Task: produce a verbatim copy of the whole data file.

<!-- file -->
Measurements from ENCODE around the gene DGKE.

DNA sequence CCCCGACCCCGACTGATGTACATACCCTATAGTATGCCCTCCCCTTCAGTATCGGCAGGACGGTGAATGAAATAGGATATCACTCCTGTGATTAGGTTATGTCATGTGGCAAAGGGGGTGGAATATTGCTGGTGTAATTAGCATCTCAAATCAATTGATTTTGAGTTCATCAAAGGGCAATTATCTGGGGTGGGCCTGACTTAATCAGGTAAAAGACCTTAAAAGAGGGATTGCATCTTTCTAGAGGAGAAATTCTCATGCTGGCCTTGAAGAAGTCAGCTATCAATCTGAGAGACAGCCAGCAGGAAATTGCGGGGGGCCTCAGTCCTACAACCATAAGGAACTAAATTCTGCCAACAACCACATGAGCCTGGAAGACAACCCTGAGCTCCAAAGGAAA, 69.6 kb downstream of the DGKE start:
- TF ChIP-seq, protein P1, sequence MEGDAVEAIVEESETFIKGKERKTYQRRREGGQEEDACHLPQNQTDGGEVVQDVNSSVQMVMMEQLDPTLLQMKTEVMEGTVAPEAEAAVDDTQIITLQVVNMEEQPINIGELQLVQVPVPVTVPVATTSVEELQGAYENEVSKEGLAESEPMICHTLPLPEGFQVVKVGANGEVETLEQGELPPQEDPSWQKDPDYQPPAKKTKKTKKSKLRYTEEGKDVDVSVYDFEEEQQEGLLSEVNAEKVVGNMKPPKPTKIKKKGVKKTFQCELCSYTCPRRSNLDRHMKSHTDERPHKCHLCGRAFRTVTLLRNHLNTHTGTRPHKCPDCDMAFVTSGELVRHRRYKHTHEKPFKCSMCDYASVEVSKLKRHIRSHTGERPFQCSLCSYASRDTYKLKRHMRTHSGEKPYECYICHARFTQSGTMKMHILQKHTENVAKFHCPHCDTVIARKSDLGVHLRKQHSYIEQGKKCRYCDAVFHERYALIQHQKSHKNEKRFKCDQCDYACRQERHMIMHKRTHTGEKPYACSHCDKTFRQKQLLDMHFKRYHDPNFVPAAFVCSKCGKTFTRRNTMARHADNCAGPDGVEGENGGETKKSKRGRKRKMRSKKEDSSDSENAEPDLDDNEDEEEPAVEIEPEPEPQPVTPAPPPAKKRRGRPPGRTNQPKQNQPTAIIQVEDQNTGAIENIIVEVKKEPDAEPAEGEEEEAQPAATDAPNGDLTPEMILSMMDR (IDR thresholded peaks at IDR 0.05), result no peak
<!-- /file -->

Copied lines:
Measurements from ENCODE around the gene DGKE.

DNA sequence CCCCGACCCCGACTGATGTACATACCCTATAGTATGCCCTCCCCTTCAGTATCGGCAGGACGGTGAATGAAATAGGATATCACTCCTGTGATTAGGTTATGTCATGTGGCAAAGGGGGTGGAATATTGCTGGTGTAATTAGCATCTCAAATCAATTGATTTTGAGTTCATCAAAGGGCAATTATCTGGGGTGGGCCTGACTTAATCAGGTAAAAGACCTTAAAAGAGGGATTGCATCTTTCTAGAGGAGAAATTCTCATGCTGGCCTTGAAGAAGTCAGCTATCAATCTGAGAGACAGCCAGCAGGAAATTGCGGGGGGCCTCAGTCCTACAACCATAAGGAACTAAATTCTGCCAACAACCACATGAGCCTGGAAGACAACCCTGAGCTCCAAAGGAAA, 69.6 kb downstream of the DGKE start:
- TF ChIP-seq, protein P1, sequence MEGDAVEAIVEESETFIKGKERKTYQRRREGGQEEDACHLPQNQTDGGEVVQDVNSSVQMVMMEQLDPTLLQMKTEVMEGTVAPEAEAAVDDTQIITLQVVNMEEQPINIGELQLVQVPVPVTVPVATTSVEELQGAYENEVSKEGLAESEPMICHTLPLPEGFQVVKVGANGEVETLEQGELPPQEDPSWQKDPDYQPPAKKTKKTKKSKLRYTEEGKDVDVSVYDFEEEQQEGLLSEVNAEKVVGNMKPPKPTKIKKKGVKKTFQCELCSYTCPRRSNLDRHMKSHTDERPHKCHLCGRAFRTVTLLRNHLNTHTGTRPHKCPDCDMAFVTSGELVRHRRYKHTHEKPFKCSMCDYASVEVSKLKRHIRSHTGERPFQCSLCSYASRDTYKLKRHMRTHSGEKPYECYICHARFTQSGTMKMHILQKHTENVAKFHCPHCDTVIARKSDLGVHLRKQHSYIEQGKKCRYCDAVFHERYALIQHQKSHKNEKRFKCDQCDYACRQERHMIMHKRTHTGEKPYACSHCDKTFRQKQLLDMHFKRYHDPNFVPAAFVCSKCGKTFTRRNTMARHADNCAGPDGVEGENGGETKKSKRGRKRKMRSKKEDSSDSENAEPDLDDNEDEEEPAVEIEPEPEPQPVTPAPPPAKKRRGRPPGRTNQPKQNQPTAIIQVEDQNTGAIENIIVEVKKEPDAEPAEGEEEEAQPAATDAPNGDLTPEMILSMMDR (IDR thresholded peaks at IDR 0.05), result no peak